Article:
Java Streams

Stream is an new abstraction that lets one process data in a declarative way.

The easiest way to learn a new API or a construct is by trying it. So here is an exercise that I tried to learn the Stream API. This is an exercise from exercism.io.

The problem is the famous grains problem doubling the number of grains on each square of the chess which has 64 squares (8×8).

I started of by keeping things simple having a LinkedHashMap that stores pre-initalized square and number of grains.

private Map<Integer, BigInteger> lHM = new LinkedHashMap<>();
private void Initialize() {
for(int i=0; i<64; i++) {
if (i == 0) {
lHM.put(Integer.valueOf(1), BigInteger.ONE);
continue;
}
lHM.put(i+1, lHM.get(i).multiply(BigInteger.TWO));
}
}

lHM defined is initalized for all the possible grain permutations for a 64 square board.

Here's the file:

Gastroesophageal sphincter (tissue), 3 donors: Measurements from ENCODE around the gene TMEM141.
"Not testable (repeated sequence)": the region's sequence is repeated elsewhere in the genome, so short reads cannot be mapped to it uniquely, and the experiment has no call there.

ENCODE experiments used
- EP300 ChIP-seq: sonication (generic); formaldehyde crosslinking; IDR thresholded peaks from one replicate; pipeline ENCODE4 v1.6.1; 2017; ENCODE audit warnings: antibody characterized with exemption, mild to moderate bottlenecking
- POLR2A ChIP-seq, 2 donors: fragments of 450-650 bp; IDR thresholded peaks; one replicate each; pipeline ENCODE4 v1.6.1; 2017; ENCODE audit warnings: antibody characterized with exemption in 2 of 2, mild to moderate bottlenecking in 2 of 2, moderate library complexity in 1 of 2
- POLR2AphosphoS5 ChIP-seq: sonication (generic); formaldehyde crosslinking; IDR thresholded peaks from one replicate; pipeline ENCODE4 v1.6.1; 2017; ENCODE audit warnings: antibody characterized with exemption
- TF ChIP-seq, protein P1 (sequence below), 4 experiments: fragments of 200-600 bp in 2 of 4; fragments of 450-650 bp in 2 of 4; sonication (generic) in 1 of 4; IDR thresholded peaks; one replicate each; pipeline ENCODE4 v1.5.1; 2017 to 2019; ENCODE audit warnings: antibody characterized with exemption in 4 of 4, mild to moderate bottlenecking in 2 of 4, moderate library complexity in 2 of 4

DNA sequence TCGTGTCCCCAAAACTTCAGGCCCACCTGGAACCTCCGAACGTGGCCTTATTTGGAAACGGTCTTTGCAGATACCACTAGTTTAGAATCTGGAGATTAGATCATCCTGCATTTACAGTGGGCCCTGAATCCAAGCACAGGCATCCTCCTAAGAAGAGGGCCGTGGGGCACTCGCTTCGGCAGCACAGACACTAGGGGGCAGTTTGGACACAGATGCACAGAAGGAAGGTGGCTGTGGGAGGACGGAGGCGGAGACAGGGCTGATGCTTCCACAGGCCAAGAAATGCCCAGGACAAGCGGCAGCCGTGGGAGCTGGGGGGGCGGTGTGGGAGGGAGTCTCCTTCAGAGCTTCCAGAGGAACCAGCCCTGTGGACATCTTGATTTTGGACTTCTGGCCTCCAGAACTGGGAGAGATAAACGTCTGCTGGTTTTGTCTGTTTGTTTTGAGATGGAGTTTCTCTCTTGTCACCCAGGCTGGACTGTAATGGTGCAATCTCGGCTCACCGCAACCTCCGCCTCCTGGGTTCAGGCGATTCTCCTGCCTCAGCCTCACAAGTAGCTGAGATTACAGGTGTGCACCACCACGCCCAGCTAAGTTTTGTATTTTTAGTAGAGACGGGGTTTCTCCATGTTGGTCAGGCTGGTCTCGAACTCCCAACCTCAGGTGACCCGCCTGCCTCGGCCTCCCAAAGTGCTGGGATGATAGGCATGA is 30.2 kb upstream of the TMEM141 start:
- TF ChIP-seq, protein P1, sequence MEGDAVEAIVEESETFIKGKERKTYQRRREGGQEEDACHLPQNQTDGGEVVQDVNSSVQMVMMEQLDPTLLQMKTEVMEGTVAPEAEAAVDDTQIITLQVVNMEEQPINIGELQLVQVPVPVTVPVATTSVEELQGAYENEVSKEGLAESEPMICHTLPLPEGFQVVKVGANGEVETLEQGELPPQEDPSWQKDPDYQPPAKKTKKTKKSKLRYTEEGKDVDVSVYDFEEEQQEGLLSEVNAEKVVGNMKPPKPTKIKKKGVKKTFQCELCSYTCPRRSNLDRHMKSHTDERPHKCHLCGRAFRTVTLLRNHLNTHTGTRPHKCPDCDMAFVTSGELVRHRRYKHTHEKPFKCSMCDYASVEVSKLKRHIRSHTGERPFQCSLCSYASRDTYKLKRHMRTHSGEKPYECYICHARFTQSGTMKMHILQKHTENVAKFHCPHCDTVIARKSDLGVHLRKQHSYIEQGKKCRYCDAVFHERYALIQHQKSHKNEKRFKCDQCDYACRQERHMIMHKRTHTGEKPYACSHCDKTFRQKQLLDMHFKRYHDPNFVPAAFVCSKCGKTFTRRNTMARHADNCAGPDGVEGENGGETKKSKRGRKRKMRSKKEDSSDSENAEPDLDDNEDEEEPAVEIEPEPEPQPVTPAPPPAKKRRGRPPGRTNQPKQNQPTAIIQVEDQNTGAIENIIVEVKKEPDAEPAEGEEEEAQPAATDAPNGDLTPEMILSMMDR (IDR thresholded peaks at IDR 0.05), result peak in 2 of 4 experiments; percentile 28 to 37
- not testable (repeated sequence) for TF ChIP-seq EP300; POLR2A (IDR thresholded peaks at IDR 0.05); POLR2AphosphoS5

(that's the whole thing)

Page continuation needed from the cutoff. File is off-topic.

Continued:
lHM.put(i+1, lHM.get(i).multiply(BigInteger.TWO));

E.g.

• For every square > 1 we are putting Grains in the previous square * 2

This is very simple version of and had to be improved so time to use Streams.

import java.math.BigInteger;
import java.util.Map;

import java.util.stream.IntStream;

/**
* Grains on a board.
* 1 + 2 + 6 + 18 + .......
*/
class Grains {

BigInteger grainsOnSquare(final int square) {
if (square < 1 || square > 64) {
throw new IllegalArgumentException("square must be between 1 and 64");
}
return BigInteger.TWO.pow(square - 1);
}

BigInteger grainsOnBoard() {
return IntStream.range(1, 65).mapToObj( i -> grainsOnSquare(i)).reduce(BigInteger::add).get();
}

}

I did away with the data-structure and resorted to use simple Streams – IntStream.

For the method

grainsOnSquare

I have used pow method of BigInteger which simple calculates 2^(Square – 1)

• 1st Square 2^0 = 1
• 2nd Square 2^1 = 2
• …. 4th Square 2^3 = 8

Now it is easier to read and optimised. How about the total grains here is where the streams come in handy for me as I do not have a DS storing any values.